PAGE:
Any information needed to pass to method is passed via parameters which are specified within a set of parenthesis of the method. In the main(), only one parameter is passed, and this is array of Strings.

System.out.println() method prints string passed to the println() function. In the above program, This text will be displayed in command line, is displayed when executed. All statements in Java end with a semicolon. Lines in the program not ending with a semicolon are not technically statements in Java.

Data Types: Data types specify type of values that to store. To store numbers int, long, byte, short are used; to store real numbers float or double is used, to store character, char data type is used. For integer variables, range of values are specified, each type of integer has range of values it can store. All integers in Java are signed, positive and negative values; unsigned, positive only integers are not supported by Java.

NameWidth in BitsDescriptionRange
double64double specifies double precision value
float32single precision value
char16Java uses Unicode to represent characters
booleanUsed for logical values, it has only two values: true or false.
int32Any whole number value is an integer literal.-2,147,483,648 to 2,147,483,647
long64Any whole number value is an integer literal. Used to store big numbers-9,223,372,036,854,775,808 to +9,223,372,036,854,775,807
short16Any whole number value is an integer literal.-32,768 to 32,767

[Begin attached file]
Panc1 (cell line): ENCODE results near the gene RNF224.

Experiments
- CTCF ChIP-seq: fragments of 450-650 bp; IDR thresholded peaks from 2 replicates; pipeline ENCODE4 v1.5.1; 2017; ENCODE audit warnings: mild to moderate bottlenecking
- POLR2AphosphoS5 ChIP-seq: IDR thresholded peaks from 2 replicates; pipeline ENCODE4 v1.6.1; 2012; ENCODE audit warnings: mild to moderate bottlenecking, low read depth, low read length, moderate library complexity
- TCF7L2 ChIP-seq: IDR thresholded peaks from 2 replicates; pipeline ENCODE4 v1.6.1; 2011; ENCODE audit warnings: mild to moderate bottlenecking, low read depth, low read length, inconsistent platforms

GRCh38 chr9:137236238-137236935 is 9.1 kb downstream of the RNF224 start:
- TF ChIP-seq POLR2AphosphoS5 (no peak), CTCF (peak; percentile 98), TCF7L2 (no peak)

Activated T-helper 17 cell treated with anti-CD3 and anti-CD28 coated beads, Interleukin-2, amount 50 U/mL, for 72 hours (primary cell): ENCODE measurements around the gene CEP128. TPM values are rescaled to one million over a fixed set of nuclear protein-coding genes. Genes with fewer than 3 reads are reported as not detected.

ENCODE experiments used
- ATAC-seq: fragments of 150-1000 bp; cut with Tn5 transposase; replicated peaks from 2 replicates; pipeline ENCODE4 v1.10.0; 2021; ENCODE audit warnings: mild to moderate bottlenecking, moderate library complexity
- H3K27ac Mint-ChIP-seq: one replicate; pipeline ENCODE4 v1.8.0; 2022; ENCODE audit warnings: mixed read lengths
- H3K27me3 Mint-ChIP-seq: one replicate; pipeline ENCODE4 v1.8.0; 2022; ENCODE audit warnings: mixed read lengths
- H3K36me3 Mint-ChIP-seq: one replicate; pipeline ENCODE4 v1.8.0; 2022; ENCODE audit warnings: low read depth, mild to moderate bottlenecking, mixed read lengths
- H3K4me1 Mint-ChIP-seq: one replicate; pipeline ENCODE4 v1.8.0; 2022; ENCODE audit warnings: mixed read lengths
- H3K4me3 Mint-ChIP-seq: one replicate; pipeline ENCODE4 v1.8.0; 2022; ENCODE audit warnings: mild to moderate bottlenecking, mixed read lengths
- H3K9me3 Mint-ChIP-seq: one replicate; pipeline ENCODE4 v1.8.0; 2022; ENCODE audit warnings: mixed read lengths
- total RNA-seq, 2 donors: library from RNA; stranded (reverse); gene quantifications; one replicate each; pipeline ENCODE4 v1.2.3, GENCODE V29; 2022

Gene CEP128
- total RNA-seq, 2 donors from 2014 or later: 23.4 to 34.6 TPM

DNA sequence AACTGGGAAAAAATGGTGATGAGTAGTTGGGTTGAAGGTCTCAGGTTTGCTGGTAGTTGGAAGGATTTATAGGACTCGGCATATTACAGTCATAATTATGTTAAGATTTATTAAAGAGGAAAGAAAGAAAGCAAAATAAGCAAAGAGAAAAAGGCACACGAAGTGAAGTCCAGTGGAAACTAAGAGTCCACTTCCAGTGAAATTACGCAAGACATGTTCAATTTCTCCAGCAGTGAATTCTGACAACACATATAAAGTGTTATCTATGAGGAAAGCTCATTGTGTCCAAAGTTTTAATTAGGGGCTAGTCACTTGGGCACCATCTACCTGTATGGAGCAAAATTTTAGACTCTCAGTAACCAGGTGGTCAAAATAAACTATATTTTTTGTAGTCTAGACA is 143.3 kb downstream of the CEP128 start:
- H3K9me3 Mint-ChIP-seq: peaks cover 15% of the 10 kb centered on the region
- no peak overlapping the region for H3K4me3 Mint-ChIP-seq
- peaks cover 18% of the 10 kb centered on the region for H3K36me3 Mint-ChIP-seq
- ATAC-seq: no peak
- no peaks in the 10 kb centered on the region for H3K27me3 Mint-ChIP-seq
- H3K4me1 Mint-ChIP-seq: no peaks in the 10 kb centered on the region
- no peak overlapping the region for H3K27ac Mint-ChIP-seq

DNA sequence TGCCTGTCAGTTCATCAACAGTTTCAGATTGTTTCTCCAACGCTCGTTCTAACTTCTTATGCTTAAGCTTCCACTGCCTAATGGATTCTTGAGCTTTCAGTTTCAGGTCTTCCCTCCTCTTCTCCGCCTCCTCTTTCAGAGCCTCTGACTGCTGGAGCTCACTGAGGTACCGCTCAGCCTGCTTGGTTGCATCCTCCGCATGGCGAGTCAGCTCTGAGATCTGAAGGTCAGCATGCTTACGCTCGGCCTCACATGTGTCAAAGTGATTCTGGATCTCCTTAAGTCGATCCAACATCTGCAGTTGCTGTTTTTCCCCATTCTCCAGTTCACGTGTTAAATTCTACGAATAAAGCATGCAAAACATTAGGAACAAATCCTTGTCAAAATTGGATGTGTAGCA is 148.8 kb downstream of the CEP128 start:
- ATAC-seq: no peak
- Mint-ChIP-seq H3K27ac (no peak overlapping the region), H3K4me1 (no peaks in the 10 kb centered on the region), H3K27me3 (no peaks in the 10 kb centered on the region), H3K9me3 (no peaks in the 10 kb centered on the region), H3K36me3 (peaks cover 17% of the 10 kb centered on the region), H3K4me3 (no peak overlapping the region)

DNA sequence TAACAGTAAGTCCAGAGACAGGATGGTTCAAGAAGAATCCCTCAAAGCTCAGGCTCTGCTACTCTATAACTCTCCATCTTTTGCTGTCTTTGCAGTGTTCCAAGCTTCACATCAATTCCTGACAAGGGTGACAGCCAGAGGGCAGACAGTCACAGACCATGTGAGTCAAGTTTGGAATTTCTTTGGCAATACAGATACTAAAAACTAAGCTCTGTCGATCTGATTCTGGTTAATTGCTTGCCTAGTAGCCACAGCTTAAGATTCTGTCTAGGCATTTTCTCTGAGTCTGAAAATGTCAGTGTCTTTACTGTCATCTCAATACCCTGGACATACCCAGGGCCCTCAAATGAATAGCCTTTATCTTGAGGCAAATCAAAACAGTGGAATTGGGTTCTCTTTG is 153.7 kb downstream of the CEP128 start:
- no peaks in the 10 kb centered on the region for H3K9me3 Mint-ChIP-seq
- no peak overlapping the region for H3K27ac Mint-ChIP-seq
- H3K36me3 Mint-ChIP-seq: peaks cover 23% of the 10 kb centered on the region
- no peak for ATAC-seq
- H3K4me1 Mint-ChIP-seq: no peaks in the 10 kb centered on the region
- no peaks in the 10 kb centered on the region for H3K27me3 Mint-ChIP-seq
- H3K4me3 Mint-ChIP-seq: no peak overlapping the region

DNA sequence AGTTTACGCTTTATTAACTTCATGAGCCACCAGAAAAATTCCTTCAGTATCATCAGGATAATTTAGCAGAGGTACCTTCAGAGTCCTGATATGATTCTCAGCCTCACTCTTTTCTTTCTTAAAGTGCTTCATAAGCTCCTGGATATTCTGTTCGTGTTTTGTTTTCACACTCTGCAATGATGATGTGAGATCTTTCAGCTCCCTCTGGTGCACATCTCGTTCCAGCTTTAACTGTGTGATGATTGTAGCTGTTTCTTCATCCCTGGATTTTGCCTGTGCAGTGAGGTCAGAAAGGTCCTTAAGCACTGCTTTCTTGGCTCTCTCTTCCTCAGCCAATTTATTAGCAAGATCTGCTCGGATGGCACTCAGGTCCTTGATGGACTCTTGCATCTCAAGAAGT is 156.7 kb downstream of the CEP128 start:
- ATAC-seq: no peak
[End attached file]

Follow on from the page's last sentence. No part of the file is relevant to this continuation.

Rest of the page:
byte32Used to store small integers.-128 to 127

Declaring a Variable

	type indentifier [=value][,indentifier[=value]...];
	int a, b, c; 
	int x = 44, y = 45; 
	double pi = 3.14159;
	char a = 'x';
	
	class hypotenus{
		public static void main(String[] param){
			double b = 3.0, p = 5.0;
			double hypo = Math.sqrt(b*b + p*p);
			System.out.println("Hypotenuse is: "+hypo);
		}
	}
	

Here in the class, hypotenus, b and p are initialized with constants but hypo is initialized dynamically. This program uses Java's built-in method, sqrt(), member of Math class, to compute the square root of the argument (parameter) passed to it.

Scope and Lifetime of Variables

Variables can be declared within any block. A block begins with an opening curly brace and ends with closing curly brace. A block defines a scope. A scope determines what objects or variables are visible to other parts of your program and also determines the lifetime of those objects or variables.

In Java, two major scopes are defined; one by a class and another by a method. Generally, variables declared in one scope are not visible to code that is defined outside that scope. Scopes can be nested.

	class scopes
	{
		public static void main(String[] oops){
			int x;
			x = 10;
			{
				int y = 35;
				System.out.println("Sum of "+x+" and "+y+" is: "+(x+y));
				x = x + 100;
			}
			//	y = 33; not possible to access y as it is in another scope
			System.out.println("Value of x is: "+x); //displays 110
		}
	}